'He's involved in everything.'
Former Spokesman editor Curt Kipp and former Wilsonville mayor and longtime politician John Ludlow didn't always see eye-to-eye in the political arena.
Yet the two have gotten to know each other better through the Rotary Club of Wilsonville and Ludlow came to believe Kipp to be a talented communicator with a giving heart and an apparent love for Wilsonville. In turn, Ludlow nominated him for a prestigious community award.
"You think about what the Rotary does ... he's involved in everything," Ludlow said. "The people integral to our success are the people who work it and Curt works it."
After Ludlow's nomination, the Rotary Club of Wilsonville named Kipp a finalist for the First Citizen award, given annually to an exemplary member of the Wilsonville community. John Budiao, Scott Nichols and Donna Atkinson are also finalists for the award and the winner will be chosen during the Stars of Giving: The 2019 Heart of Gold Dinner and Auction Saturday, Feb. 23 at the Wilsonville Holiday Inn. Kipp was also a finalist in 2016.
Kipp was first introduced to the Wilsonville community when he took a job as a reporter for the Spokesman in 1998. He eventually was promoted to editor, worked at the Spokesman for nine years and joined the Rotary in 2002 as a representative of the paper. A message conveyed in his first Rotary meeting stuck with him.
"They said be aware that in this club, Rotary is not a spectator sport," Kipp said. "It's a thing where you can get involved. It definitely has kept that promise since then."
All these years later, Ludlow believes Kipp is one of the most hardworking and impactful members of the Rotary.
"Curt is the embodiment of hard work and attention to detail," Ludlow said. "If there's a slot to be filled he's the first one to step up."
A few years after the Rotary's Summer Concert Series, which is held annually in Town Center Park, was inaugurated, Kipp became the chair and decided to implement subtle yet important changes.
Early on, he was shocked to learn that many concert attendees thought the City of Wilsonville put on the event instead of the Rotary.
"It's easy to assume that the community knows what happened or why it happened, Kipp said. "We found out that wasn't the case."
To ameliorate the problem, he helped make bigger banners, create a concert program and post more signs around the event.
"It's not my approach to invent new things. My focus is on making them better and listening to the problems they have or the observations they have and then trying to find solutions," Kipp said. "Publicity was an issue. The awareness that it was the Rotary putting them on was a really big issue."
Kipp also helps organize volunteers for the concerts and book the bands. Through the series, the Rotary has raised $72,000 in the last 12 years to fight polio.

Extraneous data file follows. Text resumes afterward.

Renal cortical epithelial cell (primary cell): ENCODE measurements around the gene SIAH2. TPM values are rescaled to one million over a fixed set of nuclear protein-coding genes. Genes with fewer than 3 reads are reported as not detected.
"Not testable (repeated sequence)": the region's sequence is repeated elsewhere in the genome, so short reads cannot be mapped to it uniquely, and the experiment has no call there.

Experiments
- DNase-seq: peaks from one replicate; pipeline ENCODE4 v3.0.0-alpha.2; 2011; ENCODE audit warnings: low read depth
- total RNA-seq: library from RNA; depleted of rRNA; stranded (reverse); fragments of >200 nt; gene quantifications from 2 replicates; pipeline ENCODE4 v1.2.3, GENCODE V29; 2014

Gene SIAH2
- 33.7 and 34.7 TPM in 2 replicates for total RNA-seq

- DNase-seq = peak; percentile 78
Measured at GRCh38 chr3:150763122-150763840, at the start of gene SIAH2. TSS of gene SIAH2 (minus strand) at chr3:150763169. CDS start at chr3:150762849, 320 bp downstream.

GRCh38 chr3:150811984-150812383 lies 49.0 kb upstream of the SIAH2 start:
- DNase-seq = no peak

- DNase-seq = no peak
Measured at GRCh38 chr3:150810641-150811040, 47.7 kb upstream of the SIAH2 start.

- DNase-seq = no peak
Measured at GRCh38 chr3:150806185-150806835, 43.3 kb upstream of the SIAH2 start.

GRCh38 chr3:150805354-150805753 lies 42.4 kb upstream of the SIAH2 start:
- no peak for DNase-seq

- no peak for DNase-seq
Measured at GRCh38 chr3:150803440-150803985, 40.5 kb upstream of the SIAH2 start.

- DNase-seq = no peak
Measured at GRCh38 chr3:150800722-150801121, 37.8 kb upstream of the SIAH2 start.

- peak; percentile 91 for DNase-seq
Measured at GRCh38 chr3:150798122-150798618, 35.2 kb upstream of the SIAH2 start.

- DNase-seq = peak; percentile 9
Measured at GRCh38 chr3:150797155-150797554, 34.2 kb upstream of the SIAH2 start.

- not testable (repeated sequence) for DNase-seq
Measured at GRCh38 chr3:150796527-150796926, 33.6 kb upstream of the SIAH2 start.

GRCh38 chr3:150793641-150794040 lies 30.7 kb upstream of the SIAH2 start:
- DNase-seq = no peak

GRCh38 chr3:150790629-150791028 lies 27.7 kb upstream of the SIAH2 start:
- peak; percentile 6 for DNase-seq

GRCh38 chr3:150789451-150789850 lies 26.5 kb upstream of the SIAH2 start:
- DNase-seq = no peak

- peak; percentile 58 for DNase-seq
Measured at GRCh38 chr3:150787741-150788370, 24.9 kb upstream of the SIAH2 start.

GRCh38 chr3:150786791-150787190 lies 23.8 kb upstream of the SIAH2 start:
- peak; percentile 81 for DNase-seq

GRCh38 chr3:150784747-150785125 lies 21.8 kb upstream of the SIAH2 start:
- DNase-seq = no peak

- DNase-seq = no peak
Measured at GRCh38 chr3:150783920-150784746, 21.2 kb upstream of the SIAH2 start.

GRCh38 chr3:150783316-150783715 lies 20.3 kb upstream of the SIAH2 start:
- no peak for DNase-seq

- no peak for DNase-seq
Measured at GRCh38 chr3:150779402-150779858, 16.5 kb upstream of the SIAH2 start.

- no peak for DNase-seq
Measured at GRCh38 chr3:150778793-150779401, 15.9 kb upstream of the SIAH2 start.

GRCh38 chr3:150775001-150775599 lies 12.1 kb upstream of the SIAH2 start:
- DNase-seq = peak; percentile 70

Beyond its help to eradicate a pernicious disease, Kipp views the concert series as a reason for the community to reconnect and form tighter bonds.
"It's really about people getting together, having fun and enjoying high quality music and in a fun environment," Kipp said. "You have people sitting in chairs on the lawn and your kids playing in the fountain. It's a great opportunity to encounter the people who you wish you were around more who are a part of the community."
One of Kipp's other responsibilities is organizing the Rotary Omelette and Pancake Breakfasts, fundraisers that benefit local organizations such as parent teacher associations. Through that program, he helps organizations raise money, find sponsorships and advertize.
"They have to do that on their own but we give them the blueprint to run from. We can't create a turnout for such an event," Kipp said. "Think of us like a caterer but we do have experience in fundraising so we can consult with you to achieve your desired outcomes."
Ludlow said Kipp's communications skills have been particularly valuable to the Rotary.
"He's blessed with creativity, writing," Ludlow said. "He really is blessed with some talents that have been beneficial to the Rotary."
Kipp continued on with the Rotary after leaving the Spokesman for his current communications gig with the Oregon Association of Nurseries, served as the Rotary's president for one year, is currently the service chair and participates in Rotary events such as the Through A Child's Eyes program, where Coffee Creek Correctional Facility inmates spend a day with their children with various activities available.
"It's such a great experience to support parents, moms, that are trying to rebuild that relationship with their children," Kipp said. "And that's often their greatest motivator to make their time that they're serving productive is to think about their kids and rebuild that relationship."
Kipp is a Donald resident but feels much more connected to the Wilsonville community and has made many friends through the Rotary.
Though he says the Rotary has grown modestly since he first joined the program, as a communications and community building guru, Kipp will continue to work to make that number rise in the future. And he believes he is an example of how citizens can make an impact.
"If I'm an example of anything it's just that it has lots of opportunities," he said. "We're always looking for people to take things on and push the sled."
If you go
What: Stars of Giving: The 2019 Heart of Gold Dinner and Auction
When: Saturday, Feb. 23
Where: Wilsonville Holiday Inn
More information: http://www.wilsonvillerotary.com/
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